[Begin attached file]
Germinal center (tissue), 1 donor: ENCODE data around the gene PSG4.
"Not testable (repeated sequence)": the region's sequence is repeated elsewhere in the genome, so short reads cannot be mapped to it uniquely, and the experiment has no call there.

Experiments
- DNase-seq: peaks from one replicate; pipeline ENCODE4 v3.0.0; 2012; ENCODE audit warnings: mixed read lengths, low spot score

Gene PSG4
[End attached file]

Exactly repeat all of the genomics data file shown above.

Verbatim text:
Germinal center (tissue), 1 donor: ENCODE data around the gene PSG4.
"Not testable (repeated sequence)": the region's sequence is repeated elsewhere in the genome, so short reads cannot be mapped to it uniquely, and the experiment has no call there.

Experiments
- DNase-seq: peaks from one replicate; pipeline ENCODE4 v3.0.0; 2012; ENCODE audit warnings: mixed read lengths, low spot score

Gene PSG4